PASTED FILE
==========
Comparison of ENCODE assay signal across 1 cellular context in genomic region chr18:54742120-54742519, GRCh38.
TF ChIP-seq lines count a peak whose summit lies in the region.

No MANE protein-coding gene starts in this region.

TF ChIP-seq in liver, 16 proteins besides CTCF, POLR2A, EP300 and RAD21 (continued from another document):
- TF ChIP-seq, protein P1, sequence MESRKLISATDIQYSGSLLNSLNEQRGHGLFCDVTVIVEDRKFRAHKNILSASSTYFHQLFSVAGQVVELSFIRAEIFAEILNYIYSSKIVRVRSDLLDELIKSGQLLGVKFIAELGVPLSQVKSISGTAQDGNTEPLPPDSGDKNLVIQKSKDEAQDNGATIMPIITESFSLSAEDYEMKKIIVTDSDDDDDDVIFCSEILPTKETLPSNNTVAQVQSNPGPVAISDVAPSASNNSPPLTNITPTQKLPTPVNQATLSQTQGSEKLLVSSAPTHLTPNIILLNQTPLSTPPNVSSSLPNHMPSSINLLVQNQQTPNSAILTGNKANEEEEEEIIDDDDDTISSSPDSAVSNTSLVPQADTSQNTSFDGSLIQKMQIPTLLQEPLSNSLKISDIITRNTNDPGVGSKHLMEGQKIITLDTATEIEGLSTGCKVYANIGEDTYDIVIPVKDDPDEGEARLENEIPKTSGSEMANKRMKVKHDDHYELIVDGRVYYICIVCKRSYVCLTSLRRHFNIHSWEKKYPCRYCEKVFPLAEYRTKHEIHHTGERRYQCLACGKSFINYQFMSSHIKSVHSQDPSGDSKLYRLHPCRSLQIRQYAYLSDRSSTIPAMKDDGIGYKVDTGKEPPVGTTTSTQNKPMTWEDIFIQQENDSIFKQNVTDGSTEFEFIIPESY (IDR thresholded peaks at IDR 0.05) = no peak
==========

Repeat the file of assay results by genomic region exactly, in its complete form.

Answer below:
Comparison of ENCODE assay signal across 1 cellular context in genomic region chr18:54742120-54742519, GRCh38.
TF ChIP-seq lines count a peak whose summit lies in the region.

No MANE protein-coding gene starts in this region.

TF ChIP-seq in liver, 16 proteins besides CTCF, POLR2A, EP300 and RAD21 (continued from another document):
- TF ChIP-seq, protein P1, sequence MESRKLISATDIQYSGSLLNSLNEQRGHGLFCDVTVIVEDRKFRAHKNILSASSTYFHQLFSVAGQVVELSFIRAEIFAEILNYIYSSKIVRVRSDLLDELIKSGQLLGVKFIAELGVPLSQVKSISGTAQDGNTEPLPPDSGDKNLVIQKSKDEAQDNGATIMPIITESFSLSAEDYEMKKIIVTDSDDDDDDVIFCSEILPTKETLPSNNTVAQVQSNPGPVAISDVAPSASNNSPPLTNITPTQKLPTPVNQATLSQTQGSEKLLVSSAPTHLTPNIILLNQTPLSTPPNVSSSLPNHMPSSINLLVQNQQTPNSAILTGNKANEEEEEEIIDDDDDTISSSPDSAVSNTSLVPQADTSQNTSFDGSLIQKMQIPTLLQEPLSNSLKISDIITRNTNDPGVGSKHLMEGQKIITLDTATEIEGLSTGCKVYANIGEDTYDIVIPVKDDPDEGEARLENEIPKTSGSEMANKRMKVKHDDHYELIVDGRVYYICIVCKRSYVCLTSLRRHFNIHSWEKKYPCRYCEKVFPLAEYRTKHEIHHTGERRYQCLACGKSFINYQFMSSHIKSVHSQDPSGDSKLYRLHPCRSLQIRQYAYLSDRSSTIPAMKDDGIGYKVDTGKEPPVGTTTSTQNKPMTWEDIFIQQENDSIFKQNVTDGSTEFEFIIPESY (IDR thresholded peaks at IDR 0.05) = no peak